Patrick McGoohan, 80; TV’s “The Prisoner”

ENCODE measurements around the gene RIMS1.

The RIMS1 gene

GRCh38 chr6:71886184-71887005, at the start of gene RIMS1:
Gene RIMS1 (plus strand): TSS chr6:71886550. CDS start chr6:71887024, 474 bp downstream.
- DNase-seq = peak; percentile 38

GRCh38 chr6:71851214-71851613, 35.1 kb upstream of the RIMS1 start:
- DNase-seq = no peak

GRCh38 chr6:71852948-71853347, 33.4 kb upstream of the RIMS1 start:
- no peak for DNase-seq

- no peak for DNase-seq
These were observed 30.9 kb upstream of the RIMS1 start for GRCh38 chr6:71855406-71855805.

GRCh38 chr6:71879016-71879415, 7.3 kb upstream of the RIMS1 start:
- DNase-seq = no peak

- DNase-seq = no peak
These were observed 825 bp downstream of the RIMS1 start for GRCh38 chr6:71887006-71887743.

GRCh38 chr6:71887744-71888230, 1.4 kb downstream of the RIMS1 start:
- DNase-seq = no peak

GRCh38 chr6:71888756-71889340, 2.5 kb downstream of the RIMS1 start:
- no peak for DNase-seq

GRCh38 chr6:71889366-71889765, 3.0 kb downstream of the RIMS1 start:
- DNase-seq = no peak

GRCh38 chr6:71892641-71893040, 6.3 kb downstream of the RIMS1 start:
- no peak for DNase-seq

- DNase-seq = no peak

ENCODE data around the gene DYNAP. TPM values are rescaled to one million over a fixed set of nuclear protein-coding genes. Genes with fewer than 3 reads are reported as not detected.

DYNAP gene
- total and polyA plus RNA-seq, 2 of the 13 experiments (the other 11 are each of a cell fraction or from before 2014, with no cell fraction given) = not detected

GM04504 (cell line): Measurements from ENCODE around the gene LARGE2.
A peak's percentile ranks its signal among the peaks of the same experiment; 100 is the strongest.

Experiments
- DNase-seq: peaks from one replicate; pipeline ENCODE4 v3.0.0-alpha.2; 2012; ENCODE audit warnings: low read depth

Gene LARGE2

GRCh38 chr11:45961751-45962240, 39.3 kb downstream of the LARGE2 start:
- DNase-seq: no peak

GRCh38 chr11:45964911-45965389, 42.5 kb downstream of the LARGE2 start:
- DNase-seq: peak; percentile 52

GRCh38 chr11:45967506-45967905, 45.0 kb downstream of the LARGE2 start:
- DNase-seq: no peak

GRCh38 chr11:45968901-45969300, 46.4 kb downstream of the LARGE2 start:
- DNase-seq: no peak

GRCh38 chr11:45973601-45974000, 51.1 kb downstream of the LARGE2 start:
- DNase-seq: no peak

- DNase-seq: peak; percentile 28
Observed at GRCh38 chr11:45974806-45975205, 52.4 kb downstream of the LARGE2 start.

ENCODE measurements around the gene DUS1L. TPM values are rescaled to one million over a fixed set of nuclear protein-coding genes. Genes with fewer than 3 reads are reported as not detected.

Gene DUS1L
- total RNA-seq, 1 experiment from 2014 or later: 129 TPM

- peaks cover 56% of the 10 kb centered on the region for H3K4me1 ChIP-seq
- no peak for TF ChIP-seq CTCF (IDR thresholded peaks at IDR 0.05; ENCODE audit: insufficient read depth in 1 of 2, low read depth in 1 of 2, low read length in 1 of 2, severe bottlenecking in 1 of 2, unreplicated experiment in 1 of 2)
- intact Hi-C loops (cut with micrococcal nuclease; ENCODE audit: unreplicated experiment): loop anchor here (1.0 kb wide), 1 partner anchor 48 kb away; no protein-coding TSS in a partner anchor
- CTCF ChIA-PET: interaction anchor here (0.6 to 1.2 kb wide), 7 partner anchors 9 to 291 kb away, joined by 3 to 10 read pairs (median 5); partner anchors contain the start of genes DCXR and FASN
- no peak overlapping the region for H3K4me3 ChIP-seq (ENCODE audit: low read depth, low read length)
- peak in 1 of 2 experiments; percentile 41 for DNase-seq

Patrick McGoohan, the Emmy Award-winning actor who in the late 1960s created, produced and starred in the cult-classic television series ‘The Prisoner,’ died on January 13. The longtime Pacific Palisades resident was 80. At the peak of James Bond’s popularity in 1965, the multi-talented McGoohan appeared as John Drake in the CBS series ‘Secret Agent’ (known in Britain as ‘Danger Man’). ”Secret Agent’ was the first British series ever filmed for American primetime,’ McGoohan’s widow, Joan Drummond McGoohan told the Palisadian-Post. ‘It was a huge hit. It gave him a lot of clout.’ Enter ‘The Prisoner,’ a British-produced program on CBS in 1968 and 1969. McGoohan played the enigmatic erstwhile secret agent, No. 6, who one day wakes up in his prison, an island with a manufactured township called The Village, teeming with surveillance equipment. The show resembled an Orwellian exercise of surreal paranoia. ‘Patrick wrote the first script,’ said Joan, his wife of 58 years. ‘He outlined the stories. Technically, there was a story editor, but it was rubbish. He wrote a lot of them, even under different names: Archibald Schwartz, Paddy Fitz.’ She singled out the penultimate episode, which McGoohan wrote, as having ‘some of the best acting I’ve ever seen on television.’ She remembered how unhappy viewers were with the final installment, which purposely left the show’s running MacGuffin unresolved. ‘People were furious,’ she said. ‘They thought they would find out who No. 1 was. It was too surreal for most people.’ ”The Prisoner’ summed up what he felt,’ Joan McGoohan continued. ‘He thought it was very contemporary. He was an independent thinker. He followed all world happenings, the Middle East. He was a brilliant mind. All sorts of people, when they met him, they listened. Where it came from, I have no idea.’ After only 17 episodes, ‘The Prisoner’ left the air. ‘In his mind, it was finished,’ Joan McGoohan said. ‘But then these fan clubs turned up.’ A cult following has since endured for decades. Later this year, American Movie Classics will air a remake of the series, starring James Caviezel and Sir Ian McKellan. ‘They wanted Patrick to have some part in it,’ McGoohan’s wife said, ‘but he adamantly didn’t want to be involved. He had already done it.’ McGoohan won two Emmys for acting in ‘Columbo’ in 1975 and 1990. He also directed episodes of the original 1970s version of Peter Falk’s program, and was very involved behind the scenes of the ‘Columbo’ TV movies that followed. Born in 1928 to Irish parents in Queens, New York, McGoohan grew up in Ireland until the age of 7, when his family moved to Sheffield, England. In the late 1940s, he became a stage manager at Sheffield Repertory Theatre, where he began acting and met actress Joan Drummond. In 1959, McGoohan received a London Drama Critics Award for his performance in Ibsen’s ‘Brand.’ ‘People who saw it had never forgot his performance, almost like some mythical thing,’ Joan McGoohan said. ‘My only regret is that he didn’t play King Lear. Laurence Olivier had called him to play at the National and he turned it down.’ But the role McGoohan treasured most can be seen in the 1991 PBS production ‘The Best of Friends,’ opposite John Gielgud, in which he portrayed a legendary Irish playwright. ‘He had his spirit,’ his wife said. ‘He was totally George Bernard Shaw, that was just transcendent. He related to Shaw’s irreverence, his humor, his underlying gravitas.’ Thanks to the 1960s’ ‘Danger Man’ series in Britain (the precursor of ‘Secret Agent’), McGoohan was offered the chance to be the original James Bond in feature films. He famously turned down the role, partly because he dreaded the level of fame it might trigger. ‘He never even thought twice about turning it down,’ Joan McGoohan said. ‘He was the obvious choice. But he thought the role was cheap. He wouldn’t carry a gun and he wouldn’t sleep with a different woman every week.’ The McGoohans moved to Pacific Palisades in the mid-1970s, with daughters Catherine, Anne and Frances; more recently, Joan has been an agent in the local Sotheby’s International Realty office. Of ‘The Prisoner”s enduring cult status, Patrick McGoohan, who played the villainous King Edward I in Mel Gibson’s 1995 film ‘Braveheart,’ once said: ‘Mel will always be Mad Max, and me, I will always be a number.’ McGoohan’s wife explained that he had clinched his role in ‘Braveheart’ by intimidating Gibson with a stare over lunch in Malibu. ‘Mel treated him beautifully as a director,’ Joan McGoohan said. Locally, the McGoohans frequented Sam’s at the Beach restaurant in Santa Monica Canyon. In the village, they dined at Modo Mio. Joan McGoohan enjoyed a laugh at the notion that, in a sense, No. 6 never left ‘the village.’ ‘He would get up at the crack of dawn, get the New York Times, and get some coffee at Mort’s or Starbucks,’ she said. ‘He wrote. Always, always.’ Although she usually sleeps in, McGoohan told the Post last Friday, ‘I got up very early today. I thought, ‘I’m doing Patrick’s routine.’ It’s just so precious, the start of the day. I’m going to try to change my routine a bit and try to enjoy those moments. ‘I feel we’ve had such wonderful times together. We were partners for life. I feel very lucky.’ In addition to his wife and daughters, McGoohan is survived by five grandchildren and a great-grandson. Private services were held on Monday.